Yahoo! asked simply, “What is feminism in 2018?” but failed to publish the remarks of a “conservative [female] campus leader” alongside the remarks of other feminists; Yahoo! reserved her thoughts for a completely separate article, essentially segregating her comments from the overall discussion of feminism.

And while USA Today quoted some conservative and pro-life women in a piece they published, asking, “Can you be a Conservative feminist?” the publication failed to point out that pro-life feminism used to be the standard. Early feminist leaders like Susan B. Anthony referred to abortion as “child murder” and viewed it as a means of exploiting both women and children. They demonstrated that true feminism was pro-motherhood, pro-woman, and pro-child.

The fact that conservative feminism was questioned to begin with reveals a deeper problem.

 

Some mainstream media articles on International Women’s Day included interviews with the head of an abortion rights organization, but failed to give equal time to pro-life leaders. The author of the Yahoo! article, for instance, managed to include the thoughts and statements of NARAL abortion lobby group president Ilyse Hogue but failed to publish remarks from female leaders of national pro-life organizations. Perhaps this was a simple error… or perhaps it wasn’t; after all, pro-life women do not fit into the modern day feminist image or the pro-abortion media narrative on feminism.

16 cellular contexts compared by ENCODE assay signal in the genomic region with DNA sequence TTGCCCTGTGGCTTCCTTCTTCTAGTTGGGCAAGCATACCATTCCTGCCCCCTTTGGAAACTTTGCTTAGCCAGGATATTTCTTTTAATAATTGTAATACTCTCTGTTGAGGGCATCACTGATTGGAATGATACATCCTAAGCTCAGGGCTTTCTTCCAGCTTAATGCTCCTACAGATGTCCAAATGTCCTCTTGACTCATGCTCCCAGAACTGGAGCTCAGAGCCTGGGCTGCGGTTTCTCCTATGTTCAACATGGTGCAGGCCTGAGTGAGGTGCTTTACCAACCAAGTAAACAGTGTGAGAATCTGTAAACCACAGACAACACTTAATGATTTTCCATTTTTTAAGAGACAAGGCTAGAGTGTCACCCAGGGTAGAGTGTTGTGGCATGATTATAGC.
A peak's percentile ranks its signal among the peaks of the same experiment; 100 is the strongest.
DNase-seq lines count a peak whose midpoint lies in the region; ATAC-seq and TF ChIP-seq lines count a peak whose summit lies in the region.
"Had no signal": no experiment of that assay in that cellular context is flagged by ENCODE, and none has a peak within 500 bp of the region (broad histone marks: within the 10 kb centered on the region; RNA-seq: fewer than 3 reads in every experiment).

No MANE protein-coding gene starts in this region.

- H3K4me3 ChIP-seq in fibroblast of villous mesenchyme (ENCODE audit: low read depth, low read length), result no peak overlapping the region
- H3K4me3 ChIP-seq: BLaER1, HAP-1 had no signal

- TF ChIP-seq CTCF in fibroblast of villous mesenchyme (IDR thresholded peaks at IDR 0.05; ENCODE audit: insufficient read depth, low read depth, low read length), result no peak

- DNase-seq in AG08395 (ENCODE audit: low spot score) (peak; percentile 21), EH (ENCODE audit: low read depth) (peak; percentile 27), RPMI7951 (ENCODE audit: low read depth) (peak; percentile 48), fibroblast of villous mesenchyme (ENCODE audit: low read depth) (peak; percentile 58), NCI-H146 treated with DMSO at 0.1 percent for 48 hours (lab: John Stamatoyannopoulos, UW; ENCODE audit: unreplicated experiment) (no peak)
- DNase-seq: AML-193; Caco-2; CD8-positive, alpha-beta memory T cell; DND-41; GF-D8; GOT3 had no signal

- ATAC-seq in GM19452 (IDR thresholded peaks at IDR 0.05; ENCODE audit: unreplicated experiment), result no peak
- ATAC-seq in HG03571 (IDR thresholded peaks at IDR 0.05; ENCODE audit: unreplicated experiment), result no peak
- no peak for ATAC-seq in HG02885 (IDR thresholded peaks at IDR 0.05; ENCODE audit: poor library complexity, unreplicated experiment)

But Yahoo News cannot be totally faulted for this way of thinking, since history teaches us that the association of abortion and feminism was by design. National Organization for Women (NOW) founder Betty Friedan, the “mother of the women’s movement” in the 1960s, was herself complicit in silencing pro-life women and allowing them to be systematically pushed out of NOW for one single reason: they opposed abortion. Despite this, NOW was inaccurately dubbed the largest “women’s organization” in the nation, even though the group philosophically discriminated against pro-life members, and a major pro-life women’s group far outnumbered them. While many pro-life feminists in the 1960s and 70s were in agreement with fighting inequality and abuse of women on all fronts, they spoke against NOW’s insertion of abortion into their plank in the late 1960s.